There are limits to what any sector can achieve acting alone. This is not rocket science. We know we have done better as a country when we pull together, and poorly when we do the opposite.

It’s going to take a while for things to settle politically and for government to truly align its actions with the NDP’s strategic vision. But there is no reason why, after that dust settles, that we shouldn’t be back on track.

The NDP says nothing that has not been said before. It simply organises ideas in a logical and implementable manner.

It talks about the need to grow the economy, create employment and address poverty and inequality. These are accepted broad objectives. It does go into detail in some areas – for instance on fixing education and health. It also presents some innovative ideas on how to address land reform and revitalise rural economies. All South Africans would agree that we need to pursue these objectives among others. What we lack at the moment is the leadership to harness our collective energy as a nation and channel it in the right direction.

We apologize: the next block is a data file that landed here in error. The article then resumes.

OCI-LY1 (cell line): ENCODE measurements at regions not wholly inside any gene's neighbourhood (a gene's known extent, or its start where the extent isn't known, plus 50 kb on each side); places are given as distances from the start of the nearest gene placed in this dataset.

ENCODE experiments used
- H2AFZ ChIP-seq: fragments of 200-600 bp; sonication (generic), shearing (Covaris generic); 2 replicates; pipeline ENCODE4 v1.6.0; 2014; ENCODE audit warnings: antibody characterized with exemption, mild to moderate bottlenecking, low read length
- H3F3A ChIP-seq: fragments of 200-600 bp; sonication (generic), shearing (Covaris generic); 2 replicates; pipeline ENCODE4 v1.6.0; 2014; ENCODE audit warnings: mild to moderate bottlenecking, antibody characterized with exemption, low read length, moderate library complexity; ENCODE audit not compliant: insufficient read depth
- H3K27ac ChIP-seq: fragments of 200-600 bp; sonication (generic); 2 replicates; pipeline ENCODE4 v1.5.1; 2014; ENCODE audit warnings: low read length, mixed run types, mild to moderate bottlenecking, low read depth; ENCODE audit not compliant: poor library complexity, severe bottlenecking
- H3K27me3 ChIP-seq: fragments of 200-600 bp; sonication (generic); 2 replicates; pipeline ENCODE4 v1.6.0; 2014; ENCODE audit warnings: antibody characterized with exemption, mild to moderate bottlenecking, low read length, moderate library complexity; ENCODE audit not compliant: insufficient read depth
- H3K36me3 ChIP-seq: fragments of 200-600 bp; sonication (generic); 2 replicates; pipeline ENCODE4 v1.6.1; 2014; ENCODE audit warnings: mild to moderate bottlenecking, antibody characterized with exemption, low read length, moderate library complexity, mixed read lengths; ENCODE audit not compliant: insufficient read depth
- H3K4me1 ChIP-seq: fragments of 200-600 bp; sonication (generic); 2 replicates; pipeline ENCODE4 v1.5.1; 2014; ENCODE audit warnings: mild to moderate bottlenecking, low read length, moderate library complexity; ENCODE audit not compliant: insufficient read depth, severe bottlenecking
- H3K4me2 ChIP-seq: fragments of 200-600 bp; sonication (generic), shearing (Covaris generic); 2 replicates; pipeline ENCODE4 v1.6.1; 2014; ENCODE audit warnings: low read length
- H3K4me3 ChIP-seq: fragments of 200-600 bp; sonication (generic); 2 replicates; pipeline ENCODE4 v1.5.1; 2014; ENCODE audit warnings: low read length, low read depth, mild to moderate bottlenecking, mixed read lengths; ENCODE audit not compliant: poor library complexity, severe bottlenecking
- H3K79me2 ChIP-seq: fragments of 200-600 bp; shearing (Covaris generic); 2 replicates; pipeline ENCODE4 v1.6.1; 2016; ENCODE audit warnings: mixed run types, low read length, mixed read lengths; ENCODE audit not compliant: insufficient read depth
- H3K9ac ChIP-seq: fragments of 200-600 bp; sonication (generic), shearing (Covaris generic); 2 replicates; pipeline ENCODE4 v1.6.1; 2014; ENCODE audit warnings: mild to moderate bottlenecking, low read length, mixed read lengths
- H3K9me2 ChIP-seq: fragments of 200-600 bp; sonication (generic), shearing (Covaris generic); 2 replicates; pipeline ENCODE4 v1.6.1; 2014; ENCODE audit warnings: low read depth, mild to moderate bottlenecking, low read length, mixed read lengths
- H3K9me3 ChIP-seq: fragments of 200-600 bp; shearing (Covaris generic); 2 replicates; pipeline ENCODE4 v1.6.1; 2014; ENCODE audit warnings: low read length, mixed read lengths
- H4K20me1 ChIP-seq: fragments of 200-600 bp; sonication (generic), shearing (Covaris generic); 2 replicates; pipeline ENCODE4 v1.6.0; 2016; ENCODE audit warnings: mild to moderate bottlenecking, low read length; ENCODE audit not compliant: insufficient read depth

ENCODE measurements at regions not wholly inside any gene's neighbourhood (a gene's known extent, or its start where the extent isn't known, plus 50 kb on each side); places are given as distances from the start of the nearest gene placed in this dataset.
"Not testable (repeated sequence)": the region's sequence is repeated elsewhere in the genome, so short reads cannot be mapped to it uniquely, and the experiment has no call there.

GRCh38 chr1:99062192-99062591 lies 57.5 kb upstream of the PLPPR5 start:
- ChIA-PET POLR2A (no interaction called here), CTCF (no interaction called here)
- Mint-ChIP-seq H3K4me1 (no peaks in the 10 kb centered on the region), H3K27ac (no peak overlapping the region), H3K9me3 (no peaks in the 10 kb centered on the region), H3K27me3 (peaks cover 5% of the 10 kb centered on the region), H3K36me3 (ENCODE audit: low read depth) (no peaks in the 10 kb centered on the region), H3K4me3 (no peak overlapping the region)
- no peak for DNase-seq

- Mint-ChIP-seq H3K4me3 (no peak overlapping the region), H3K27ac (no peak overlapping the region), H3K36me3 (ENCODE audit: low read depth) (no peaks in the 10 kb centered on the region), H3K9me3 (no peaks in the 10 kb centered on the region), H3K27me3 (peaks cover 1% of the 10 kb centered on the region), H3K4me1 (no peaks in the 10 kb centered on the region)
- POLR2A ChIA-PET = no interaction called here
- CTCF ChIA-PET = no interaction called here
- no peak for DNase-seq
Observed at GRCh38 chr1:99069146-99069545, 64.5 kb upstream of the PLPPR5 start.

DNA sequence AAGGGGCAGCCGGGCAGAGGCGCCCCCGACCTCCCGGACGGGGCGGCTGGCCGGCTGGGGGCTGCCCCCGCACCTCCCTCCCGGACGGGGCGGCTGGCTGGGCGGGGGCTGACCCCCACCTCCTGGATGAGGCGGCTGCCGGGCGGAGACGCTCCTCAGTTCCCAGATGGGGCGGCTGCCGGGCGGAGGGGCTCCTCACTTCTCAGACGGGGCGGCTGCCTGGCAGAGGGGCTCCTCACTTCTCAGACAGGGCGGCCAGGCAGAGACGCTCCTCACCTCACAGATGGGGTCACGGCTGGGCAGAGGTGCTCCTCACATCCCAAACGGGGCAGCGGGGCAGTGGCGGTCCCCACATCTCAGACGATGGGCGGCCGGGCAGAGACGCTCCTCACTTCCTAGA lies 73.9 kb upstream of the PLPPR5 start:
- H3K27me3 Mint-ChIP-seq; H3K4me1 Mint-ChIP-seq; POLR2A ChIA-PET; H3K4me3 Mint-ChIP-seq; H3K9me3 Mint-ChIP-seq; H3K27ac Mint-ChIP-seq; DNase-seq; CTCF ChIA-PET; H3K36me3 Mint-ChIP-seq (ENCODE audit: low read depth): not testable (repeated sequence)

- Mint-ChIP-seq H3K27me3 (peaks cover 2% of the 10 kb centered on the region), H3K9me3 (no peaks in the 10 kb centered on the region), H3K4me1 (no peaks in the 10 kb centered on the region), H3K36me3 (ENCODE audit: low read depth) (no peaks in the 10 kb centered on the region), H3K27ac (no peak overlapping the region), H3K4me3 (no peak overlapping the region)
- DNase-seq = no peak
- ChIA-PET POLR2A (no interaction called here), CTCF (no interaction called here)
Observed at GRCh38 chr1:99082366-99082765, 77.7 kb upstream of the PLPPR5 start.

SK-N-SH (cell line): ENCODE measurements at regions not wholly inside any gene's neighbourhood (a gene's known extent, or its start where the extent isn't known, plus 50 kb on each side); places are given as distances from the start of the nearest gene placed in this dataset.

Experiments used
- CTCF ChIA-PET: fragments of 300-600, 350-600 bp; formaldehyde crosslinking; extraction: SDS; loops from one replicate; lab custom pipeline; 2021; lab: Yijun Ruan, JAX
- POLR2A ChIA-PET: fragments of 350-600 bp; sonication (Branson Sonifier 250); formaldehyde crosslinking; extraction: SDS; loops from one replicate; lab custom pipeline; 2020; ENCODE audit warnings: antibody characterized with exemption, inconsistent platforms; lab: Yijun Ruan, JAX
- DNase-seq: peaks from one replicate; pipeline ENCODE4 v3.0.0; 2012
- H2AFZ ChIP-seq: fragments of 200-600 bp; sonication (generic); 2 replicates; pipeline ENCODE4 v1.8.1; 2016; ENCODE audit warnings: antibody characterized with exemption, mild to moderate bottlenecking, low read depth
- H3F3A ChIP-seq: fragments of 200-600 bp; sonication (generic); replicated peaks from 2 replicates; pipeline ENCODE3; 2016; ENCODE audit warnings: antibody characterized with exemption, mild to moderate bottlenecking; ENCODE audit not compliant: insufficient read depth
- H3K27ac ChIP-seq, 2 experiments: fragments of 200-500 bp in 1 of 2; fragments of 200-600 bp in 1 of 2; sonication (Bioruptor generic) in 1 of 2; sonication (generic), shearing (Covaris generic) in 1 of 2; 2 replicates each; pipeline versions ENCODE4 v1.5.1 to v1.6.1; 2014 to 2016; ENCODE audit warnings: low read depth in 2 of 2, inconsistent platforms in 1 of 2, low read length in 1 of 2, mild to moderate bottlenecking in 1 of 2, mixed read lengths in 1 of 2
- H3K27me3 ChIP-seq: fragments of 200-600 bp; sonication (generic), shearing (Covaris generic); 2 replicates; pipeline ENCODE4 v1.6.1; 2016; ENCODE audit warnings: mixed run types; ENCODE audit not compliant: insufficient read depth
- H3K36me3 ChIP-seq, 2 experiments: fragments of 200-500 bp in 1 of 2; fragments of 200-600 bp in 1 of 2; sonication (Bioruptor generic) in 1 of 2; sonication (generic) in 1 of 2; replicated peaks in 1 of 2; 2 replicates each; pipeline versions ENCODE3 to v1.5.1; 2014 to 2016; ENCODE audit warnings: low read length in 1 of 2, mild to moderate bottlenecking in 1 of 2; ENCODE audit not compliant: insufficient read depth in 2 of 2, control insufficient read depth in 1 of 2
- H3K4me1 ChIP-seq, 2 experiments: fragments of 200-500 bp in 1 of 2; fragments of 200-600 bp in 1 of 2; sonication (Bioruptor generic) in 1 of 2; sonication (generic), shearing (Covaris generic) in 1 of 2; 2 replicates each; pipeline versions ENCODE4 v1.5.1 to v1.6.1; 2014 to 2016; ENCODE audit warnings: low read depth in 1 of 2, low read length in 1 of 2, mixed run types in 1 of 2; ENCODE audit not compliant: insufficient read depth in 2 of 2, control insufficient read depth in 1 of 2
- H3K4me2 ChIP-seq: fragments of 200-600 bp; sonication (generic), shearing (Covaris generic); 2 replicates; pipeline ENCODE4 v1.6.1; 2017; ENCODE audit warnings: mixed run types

Our five-year-old NDP is a pragmatic plan, poetic in parts, designed with no particular ideology in mind. I know its detractors have accused it of being neoliberal, but that’s not entirely true. It contains ideas that resonate across the political and ideological spectrum.

It advocates for a developmental state, which is far from a neoliberal concept. A capable, developmental state, that builds the capacity to uplift its people, eliminate poverty and reduce inequality.

It remains as relevant as ever – to government and the people. It is high time that we rediscover this roadmap to our country’s development and recommit – as active citizens – to making it work.

  • Khulekani Mathe is Senior General Manager: Financial Inclusion Division at the Banking Association South Africa. He also served in the Secretariat of the National Planning Commission from 2010 to 2016.